Cage-Free Housing of Hens Comes with Safety Concerns

Brian GermanDairy & Livestock, Industry

Animal welfare experts at the University of California, Davis are researching ways to increase the safety of cage-free housing for hens.  While the lack of a cage provides more space for hens, it also comes with an added risk for injuries such as broken bones.  Producers are finding that many hens are developing breast or keel-bone fractures from miscalculating the distance between perches or colliding with other birds and other elements of their environment.

Researchers at UC Davis will be collaborating with personnel from Iowa State University, the University of Bristol in England and the University of Bern in Switzerland to evaluate the viability of rearing systems for chicks that can potentially reduce the number of injuries.  The project funded by a grant from the Foundation for Food and Agriculture Research will determine whether an active upbringing can facilitate the development of stronger bones, along with improved cognitive and navigational abilities.Cage-Free Housing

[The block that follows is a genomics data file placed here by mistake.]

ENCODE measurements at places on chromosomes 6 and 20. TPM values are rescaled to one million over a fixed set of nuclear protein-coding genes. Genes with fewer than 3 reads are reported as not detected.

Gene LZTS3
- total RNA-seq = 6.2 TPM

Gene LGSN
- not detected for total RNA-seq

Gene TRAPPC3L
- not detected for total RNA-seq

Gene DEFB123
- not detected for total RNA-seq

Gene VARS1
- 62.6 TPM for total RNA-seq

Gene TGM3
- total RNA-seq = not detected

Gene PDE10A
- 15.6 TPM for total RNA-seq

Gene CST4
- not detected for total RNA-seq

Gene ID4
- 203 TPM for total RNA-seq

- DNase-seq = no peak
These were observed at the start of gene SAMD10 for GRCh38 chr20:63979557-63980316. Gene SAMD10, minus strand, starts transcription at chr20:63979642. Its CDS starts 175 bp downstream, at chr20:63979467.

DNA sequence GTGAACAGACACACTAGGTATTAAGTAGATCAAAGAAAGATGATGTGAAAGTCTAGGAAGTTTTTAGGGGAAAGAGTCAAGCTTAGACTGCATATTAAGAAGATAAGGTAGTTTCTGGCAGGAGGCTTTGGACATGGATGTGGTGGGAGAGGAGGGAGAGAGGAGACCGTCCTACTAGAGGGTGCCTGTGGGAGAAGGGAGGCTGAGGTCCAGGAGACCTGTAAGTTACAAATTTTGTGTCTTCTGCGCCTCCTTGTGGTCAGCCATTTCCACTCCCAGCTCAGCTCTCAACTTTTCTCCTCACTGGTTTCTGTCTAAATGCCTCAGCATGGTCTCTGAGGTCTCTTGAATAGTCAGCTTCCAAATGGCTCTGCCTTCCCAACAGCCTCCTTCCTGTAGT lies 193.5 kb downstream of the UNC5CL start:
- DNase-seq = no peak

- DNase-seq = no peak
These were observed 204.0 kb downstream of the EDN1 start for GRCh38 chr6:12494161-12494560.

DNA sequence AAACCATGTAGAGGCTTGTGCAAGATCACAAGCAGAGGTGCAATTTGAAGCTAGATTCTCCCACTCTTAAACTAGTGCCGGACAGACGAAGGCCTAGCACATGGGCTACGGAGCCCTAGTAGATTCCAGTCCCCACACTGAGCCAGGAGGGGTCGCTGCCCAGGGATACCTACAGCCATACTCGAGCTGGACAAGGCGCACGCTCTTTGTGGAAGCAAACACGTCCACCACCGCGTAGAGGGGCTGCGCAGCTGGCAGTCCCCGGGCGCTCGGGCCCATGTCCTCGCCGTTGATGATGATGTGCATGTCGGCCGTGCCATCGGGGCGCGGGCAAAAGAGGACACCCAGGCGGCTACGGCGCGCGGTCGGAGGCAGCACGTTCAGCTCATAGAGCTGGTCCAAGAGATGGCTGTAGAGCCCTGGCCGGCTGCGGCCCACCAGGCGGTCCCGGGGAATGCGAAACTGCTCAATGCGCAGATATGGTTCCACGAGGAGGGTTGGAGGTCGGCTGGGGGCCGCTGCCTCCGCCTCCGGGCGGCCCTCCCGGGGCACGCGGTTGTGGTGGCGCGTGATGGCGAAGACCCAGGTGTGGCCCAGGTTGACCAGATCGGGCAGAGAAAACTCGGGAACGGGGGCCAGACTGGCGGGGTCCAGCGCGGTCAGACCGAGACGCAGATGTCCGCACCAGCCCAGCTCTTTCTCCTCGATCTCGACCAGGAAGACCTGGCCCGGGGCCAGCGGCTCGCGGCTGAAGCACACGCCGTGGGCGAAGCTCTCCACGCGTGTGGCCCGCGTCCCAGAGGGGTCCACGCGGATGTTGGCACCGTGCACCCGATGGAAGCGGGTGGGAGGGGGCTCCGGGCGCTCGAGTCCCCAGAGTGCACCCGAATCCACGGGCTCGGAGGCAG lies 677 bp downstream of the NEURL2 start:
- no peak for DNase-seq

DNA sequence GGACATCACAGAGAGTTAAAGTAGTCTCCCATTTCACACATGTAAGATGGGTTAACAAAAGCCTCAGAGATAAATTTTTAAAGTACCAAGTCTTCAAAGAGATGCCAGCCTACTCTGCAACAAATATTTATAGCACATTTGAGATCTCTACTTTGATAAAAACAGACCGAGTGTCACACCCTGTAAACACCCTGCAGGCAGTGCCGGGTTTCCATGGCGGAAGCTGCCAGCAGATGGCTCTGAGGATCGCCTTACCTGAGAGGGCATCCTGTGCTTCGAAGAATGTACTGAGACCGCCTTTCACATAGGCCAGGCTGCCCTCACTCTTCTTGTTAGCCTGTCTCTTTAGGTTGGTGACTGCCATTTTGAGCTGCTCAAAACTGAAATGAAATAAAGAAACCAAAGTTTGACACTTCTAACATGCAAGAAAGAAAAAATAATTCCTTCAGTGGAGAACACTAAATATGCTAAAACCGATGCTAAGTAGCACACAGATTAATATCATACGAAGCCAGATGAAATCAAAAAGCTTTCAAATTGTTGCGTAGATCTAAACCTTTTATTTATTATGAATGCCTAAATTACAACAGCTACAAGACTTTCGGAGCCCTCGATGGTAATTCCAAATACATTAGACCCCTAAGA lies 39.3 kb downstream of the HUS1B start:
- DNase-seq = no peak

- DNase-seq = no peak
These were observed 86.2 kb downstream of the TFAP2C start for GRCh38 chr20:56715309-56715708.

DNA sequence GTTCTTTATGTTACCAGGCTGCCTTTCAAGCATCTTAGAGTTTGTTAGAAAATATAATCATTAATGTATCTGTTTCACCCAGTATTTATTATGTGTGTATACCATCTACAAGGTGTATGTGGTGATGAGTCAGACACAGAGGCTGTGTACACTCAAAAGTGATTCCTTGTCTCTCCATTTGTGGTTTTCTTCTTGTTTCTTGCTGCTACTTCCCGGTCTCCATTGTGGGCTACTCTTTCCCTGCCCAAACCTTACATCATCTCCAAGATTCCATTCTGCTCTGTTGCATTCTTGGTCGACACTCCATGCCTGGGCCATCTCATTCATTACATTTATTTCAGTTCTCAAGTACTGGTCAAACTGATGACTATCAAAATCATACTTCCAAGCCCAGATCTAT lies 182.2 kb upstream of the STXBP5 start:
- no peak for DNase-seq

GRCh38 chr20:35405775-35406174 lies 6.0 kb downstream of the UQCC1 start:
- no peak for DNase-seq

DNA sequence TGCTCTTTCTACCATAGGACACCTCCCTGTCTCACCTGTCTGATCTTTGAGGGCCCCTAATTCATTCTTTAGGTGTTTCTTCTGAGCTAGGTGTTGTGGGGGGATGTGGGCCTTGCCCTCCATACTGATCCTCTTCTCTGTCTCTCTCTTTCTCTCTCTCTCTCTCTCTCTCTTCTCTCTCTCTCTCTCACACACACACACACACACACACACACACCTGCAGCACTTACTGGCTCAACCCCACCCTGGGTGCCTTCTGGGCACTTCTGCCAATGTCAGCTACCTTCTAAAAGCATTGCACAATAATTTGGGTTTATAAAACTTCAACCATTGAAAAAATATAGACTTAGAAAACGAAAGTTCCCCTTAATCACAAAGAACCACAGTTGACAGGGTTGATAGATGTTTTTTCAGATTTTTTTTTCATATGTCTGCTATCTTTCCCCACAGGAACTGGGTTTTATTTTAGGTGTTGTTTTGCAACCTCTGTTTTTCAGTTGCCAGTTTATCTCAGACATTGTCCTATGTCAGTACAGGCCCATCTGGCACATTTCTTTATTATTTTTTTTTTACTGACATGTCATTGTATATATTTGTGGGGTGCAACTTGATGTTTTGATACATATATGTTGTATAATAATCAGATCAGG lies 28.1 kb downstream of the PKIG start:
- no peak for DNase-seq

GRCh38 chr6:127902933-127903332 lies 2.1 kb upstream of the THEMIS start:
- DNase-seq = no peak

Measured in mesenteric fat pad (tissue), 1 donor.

Cage-free housing typically allows hens to roam free in a large vertical enclosed space, providing the opportunity for injury from moving around to perches and nesting areas.  As many farmers raise chicks in flat enclosed spaces for the first 16 weeks, it may be detrimental to the bird when it becomes an adult and is moved into a new environment it is unfamiliar with.  The team of researchers will be testing whether chicks raised in a multi-tiered and more complex environment can develop stronger bones and better navigation skills.

Keel-bone fractures are not entirely uncommon occurrences for laying hens, however, the number of reports has risen as more farmers move to cage-free systems.  The increase in fractures is a concern for farmers as there is evidence suggesting these types of injuries can have a negative impact on egg quality.

An increasing demand from consumers for cage-free eggs has caused a significant shift in production in recent years.  Close to 16 percent of all hens in the U.S. were involved in cage-free production in 2017.  In order to meet market demand, close to 75 percent of all laying hens will need to be cage-free by 2026, according to the U.S. Department of Agriculture.